To celebrate, we're going on a schmancy trip! We're going to an exotic New England location, and staying in a classy inn, and getting massages, and having dinner that we'll dress up for! I obsessed for a month about where to go, sending Scott daily email destination suggestions (who was totally distracted with Confirmation and graduation Mass and retreat, and various and sundry other things) and fantasizing about spending a lot of money on frivolous things. But not too much money. I feel some pressure to celebrate up this significant anniversary (significant because it's, like, an even number, I guess... they've all been fairly significant so far though.) Now that we've booked and it's practically here I am trying not to look at travel things anymore, like the Yankee Magazine I just bought, and trying not to get so excited that I wreck the whole thing, like someone hugging a kitten to death.
BUT I CAN'T WAIT TO GO!! And, you know, 10 years is something worth celebrating. So cheers to Scott My Love, and thank you for so far.

Latest Musical Obsession...

Oh my, I cannot get this song out of my head. Check it out, s'good:

Friday, May 27, 2011

Holy Spirit, yo

I have long had a love/bewilderment relationship with the Holy Spirit. I love Him/Her/It, whoever or what-ever It... She... He is. When I was confirmed in tenth grade, I had to have an interview with the pastor and a Sister who was working there at the time. At the end of the interview, they asked me "do you have any questions?" I said "yes, I don't get this whole 'Holy Spirit' thing." The Sister looked at the priest, and the priest looked at the Sister, and then finally they looked back at me. The Sister said "well......... you know how, when you have a friend, and you do something nice for that friend, out of the spirit of friendship?" I nodded. "Well, it's kind of like that."
I guess now that I can see what she was trying to say- the Holy Spirit is what prompts us to movement, to action, to holiness. At least, that's how I understand the whole thing... at least, currently... my understanding of the HS changes, I think, as my life rolls on. (My favorite description of the Trinity, by the way, is "Lover, Beloved, Love." Apparently that is some kind of non-Catholic teaching, but heck, I like it, and it's my blog.)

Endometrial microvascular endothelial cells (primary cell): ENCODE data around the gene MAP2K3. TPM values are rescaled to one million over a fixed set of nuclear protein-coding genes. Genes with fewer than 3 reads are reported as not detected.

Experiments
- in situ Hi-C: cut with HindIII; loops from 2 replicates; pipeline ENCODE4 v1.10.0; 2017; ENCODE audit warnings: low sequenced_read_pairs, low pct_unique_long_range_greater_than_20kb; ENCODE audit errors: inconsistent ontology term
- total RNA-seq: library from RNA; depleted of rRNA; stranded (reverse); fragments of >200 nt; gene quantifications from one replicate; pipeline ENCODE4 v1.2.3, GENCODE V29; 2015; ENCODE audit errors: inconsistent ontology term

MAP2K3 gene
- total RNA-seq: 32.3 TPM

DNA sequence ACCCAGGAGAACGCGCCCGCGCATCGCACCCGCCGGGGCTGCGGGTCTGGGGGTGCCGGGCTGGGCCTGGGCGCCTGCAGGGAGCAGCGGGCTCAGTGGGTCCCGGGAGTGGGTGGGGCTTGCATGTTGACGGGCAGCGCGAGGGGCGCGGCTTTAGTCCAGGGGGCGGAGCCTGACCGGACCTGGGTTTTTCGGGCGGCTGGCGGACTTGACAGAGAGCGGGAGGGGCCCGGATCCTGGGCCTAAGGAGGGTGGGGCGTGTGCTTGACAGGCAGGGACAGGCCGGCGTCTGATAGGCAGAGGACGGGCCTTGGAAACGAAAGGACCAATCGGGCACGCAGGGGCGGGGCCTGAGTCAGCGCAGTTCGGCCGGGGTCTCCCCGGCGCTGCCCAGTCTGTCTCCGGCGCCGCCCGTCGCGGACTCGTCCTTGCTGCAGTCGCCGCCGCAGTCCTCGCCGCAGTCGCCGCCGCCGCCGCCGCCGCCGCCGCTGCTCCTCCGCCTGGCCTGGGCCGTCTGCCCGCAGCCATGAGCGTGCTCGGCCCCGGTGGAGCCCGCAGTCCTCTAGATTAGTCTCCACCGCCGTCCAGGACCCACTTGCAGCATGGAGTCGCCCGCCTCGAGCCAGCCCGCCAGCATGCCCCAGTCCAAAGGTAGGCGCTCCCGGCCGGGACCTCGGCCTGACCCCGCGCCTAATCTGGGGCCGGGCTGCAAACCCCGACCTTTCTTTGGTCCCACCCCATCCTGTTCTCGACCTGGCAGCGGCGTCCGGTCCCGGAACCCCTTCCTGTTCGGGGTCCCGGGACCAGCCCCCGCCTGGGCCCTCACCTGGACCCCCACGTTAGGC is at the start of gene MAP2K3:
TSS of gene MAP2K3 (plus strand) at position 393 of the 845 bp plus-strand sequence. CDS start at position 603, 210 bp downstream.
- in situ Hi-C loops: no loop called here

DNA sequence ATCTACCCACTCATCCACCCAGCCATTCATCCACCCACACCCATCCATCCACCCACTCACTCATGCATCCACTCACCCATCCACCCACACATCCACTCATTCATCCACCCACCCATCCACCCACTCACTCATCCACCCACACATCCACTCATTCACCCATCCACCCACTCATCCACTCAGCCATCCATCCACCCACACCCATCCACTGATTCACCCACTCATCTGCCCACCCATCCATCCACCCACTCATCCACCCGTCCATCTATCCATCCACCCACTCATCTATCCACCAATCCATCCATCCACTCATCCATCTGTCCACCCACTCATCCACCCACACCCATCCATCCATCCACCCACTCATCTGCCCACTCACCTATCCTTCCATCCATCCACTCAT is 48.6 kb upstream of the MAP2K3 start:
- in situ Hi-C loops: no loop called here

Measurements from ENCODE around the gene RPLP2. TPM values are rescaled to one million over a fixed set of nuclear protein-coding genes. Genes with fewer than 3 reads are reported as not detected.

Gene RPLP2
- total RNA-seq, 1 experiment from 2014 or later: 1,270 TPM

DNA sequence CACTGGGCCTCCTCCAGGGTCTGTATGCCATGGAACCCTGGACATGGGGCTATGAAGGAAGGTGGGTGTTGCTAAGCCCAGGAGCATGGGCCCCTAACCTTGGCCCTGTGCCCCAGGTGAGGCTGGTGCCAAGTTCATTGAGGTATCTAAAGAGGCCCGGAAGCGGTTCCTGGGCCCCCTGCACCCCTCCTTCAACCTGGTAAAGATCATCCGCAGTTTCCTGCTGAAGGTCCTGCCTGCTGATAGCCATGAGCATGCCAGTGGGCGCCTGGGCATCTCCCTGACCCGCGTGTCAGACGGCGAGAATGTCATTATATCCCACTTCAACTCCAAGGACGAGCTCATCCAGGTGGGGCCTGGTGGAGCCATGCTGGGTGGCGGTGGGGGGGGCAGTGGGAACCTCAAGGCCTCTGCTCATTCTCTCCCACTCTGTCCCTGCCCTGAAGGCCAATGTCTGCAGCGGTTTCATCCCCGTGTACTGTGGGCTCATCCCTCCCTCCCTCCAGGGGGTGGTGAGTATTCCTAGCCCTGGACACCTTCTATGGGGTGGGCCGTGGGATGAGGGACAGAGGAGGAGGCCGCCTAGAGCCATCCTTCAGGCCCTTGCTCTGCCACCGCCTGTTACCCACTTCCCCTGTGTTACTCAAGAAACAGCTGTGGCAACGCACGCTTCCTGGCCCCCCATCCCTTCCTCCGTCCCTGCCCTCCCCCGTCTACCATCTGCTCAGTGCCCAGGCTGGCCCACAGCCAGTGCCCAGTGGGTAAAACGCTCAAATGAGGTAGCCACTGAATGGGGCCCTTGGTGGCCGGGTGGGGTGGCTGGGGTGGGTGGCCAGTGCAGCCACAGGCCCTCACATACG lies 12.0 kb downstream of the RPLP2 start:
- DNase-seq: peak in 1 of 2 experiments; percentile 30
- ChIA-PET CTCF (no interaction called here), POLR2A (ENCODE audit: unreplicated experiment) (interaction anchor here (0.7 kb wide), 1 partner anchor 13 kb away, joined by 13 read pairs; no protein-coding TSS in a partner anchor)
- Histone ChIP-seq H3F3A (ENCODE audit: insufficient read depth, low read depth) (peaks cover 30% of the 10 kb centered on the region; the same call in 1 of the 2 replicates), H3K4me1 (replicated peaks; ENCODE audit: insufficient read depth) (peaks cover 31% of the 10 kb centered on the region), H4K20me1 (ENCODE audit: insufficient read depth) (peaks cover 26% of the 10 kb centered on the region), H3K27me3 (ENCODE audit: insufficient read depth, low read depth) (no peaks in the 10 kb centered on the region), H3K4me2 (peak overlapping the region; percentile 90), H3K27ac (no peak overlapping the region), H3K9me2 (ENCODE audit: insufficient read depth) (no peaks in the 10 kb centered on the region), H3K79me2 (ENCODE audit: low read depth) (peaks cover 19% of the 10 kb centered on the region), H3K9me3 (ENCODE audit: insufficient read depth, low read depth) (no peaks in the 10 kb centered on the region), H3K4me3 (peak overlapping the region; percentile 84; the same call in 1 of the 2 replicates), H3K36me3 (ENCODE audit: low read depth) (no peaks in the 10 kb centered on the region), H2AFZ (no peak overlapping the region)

This week, I was invited to visit our parish's charismatic prayer group. In truth, I have been invited for... years... but have never made it there. I have never been a charismatic-faith kind of girl, and even more, I have an reflexive, cynical, suspicious feeling about it. Case-in-point, they invited people up to a "baptism in the Holy Spirit" and I thought, well, what are they saying? Is the original baptism not enough? Would it not be powerful enough to encourage people to renew their baptismal promises, or something? And, are they saying that without this baptism, we have less of the Holy-Spiritl? Or, that somehow we get more Holy Spirit through this un-sacrament? I dunno.
But overall, I was happy to be there, even through my initial discomfort.
I've been around charismatic Christians before, and have heard people speaking in tongues, which seems to be a really big deal to these groups. (I don't get it- what good does it do? But I digress...) anyway, what I realized last night was that these people were truly filled with love and felt God's presence so sincerely. I loved them for that, and admired them for pursuing and living their faith. I knew that the Holy Spirit was indeed present and active in this group of dear people, and that God must be pleased by their passion.
I'm willing to admit that I don't know much, and have a little bit of jealousy for those who do.